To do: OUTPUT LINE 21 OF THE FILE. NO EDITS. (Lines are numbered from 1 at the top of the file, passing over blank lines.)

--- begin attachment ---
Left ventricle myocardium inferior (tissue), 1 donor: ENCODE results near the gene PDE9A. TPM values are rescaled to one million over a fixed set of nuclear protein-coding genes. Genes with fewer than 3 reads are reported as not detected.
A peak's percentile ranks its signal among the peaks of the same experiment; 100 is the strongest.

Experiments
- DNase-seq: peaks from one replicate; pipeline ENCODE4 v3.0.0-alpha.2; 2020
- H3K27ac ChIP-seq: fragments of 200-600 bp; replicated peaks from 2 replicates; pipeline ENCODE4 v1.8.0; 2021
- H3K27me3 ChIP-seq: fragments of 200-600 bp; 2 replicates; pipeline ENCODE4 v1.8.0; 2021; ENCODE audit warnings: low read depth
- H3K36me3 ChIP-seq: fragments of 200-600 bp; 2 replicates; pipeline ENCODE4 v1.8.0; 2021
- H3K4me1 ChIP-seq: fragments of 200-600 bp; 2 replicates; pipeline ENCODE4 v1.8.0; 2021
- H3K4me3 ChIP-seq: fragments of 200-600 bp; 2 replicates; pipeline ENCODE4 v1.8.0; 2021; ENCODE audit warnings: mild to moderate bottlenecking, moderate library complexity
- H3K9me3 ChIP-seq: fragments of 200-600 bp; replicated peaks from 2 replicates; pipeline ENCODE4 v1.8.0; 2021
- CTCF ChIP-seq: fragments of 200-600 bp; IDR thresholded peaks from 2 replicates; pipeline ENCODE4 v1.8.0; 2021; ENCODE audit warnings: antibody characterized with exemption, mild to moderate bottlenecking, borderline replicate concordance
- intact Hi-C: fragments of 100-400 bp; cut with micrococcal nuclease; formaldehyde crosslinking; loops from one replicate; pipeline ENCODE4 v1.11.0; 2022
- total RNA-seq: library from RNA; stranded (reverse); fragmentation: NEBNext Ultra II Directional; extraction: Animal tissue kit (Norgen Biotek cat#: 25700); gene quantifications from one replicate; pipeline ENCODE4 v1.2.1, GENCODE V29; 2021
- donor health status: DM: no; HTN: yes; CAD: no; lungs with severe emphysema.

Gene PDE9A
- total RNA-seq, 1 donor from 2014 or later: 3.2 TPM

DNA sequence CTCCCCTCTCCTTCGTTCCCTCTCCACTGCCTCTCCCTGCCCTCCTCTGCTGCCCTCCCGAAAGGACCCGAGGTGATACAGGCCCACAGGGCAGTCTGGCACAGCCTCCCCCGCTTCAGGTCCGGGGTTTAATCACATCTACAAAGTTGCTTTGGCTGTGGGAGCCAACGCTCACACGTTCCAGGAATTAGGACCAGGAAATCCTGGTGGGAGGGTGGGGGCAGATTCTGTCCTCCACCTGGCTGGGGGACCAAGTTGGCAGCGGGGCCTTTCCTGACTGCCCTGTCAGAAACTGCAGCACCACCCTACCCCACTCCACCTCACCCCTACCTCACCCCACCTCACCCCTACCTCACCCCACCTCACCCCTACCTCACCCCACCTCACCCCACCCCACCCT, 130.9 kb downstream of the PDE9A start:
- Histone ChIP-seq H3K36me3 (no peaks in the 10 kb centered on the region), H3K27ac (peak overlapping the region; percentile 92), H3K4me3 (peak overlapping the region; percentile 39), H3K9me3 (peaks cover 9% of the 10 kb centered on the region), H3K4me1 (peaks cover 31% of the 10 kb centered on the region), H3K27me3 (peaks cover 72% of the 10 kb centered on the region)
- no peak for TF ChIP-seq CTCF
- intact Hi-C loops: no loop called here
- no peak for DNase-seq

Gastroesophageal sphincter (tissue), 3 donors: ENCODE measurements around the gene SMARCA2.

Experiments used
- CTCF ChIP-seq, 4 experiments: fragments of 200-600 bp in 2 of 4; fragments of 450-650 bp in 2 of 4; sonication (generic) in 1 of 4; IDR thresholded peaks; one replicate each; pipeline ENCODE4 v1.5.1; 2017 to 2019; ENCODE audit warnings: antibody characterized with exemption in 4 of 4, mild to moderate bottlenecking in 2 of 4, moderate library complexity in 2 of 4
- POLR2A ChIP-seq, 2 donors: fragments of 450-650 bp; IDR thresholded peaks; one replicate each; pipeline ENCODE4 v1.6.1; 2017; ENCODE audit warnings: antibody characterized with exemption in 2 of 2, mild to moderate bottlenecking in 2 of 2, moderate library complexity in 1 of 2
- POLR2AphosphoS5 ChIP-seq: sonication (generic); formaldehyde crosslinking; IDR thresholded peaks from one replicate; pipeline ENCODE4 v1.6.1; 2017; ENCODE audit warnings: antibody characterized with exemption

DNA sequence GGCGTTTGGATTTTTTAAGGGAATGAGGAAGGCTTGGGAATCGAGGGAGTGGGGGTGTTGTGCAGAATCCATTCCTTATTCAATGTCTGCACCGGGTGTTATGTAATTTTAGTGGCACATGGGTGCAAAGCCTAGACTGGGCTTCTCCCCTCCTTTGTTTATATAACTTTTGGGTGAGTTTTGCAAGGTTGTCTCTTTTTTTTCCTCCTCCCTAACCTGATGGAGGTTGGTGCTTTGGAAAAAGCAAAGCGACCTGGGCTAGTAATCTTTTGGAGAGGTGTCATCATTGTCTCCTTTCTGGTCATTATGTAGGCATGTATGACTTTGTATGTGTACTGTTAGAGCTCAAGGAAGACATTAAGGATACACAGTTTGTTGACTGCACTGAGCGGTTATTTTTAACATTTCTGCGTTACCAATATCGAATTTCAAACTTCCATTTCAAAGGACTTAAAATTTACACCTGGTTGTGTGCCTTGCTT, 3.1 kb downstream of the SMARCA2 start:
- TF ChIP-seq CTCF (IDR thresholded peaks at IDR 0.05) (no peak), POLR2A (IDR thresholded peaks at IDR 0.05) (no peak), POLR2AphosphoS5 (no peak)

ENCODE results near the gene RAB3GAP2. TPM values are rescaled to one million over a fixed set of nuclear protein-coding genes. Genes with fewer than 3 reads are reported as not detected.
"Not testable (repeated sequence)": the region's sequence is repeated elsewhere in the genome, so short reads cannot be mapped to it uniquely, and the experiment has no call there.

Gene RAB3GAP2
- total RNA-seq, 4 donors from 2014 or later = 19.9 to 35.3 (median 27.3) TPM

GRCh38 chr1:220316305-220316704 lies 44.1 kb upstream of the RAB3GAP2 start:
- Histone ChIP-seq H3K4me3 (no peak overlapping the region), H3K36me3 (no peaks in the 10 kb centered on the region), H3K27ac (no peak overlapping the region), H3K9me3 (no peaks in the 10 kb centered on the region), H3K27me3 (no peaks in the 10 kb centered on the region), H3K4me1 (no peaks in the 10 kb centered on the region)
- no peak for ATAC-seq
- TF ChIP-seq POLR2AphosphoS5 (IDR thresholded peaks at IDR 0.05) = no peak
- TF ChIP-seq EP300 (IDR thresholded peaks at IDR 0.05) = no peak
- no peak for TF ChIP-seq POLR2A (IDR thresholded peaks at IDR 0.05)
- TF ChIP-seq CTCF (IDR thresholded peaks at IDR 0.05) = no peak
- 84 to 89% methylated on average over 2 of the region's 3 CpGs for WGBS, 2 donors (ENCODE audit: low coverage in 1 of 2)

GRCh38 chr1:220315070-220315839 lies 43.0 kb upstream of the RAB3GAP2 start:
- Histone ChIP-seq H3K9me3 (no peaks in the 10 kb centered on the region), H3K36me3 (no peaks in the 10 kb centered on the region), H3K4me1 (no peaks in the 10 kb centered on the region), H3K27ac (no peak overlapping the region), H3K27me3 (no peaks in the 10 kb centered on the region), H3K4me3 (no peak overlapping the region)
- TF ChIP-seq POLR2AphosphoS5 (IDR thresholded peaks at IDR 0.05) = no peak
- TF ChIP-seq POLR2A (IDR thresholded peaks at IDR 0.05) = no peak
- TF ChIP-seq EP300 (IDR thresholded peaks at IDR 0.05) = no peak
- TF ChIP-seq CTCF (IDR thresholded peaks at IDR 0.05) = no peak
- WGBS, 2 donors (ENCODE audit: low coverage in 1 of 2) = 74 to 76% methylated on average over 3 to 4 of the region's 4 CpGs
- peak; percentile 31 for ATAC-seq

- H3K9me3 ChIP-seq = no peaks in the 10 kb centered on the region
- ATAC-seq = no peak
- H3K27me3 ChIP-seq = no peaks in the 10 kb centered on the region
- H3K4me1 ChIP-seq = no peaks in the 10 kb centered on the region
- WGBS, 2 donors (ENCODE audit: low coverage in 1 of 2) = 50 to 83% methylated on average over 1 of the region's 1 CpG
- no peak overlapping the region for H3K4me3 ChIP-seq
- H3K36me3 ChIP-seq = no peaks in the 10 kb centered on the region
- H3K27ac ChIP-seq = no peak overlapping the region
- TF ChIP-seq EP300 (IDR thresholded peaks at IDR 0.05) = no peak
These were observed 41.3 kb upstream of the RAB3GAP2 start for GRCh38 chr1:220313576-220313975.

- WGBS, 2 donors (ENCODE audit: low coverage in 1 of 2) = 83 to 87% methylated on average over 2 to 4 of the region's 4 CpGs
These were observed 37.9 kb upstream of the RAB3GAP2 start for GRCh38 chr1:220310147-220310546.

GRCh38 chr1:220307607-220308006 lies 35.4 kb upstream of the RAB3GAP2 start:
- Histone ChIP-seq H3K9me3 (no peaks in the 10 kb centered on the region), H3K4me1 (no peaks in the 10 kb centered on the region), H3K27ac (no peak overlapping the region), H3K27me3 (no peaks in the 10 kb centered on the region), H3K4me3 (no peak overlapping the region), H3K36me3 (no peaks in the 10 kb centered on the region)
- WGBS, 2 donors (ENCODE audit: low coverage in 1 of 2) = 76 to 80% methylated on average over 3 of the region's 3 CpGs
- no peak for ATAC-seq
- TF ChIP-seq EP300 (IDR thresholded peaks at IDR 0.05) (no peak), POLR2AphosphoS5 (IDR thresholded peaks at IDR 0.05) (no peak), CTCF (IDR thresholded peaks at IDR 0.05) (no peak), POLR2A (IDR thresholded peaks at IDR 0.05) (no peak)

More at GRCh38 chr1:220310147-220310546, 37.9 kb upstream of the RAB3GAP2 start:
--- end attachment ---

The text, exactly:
- no peak for DNase-seq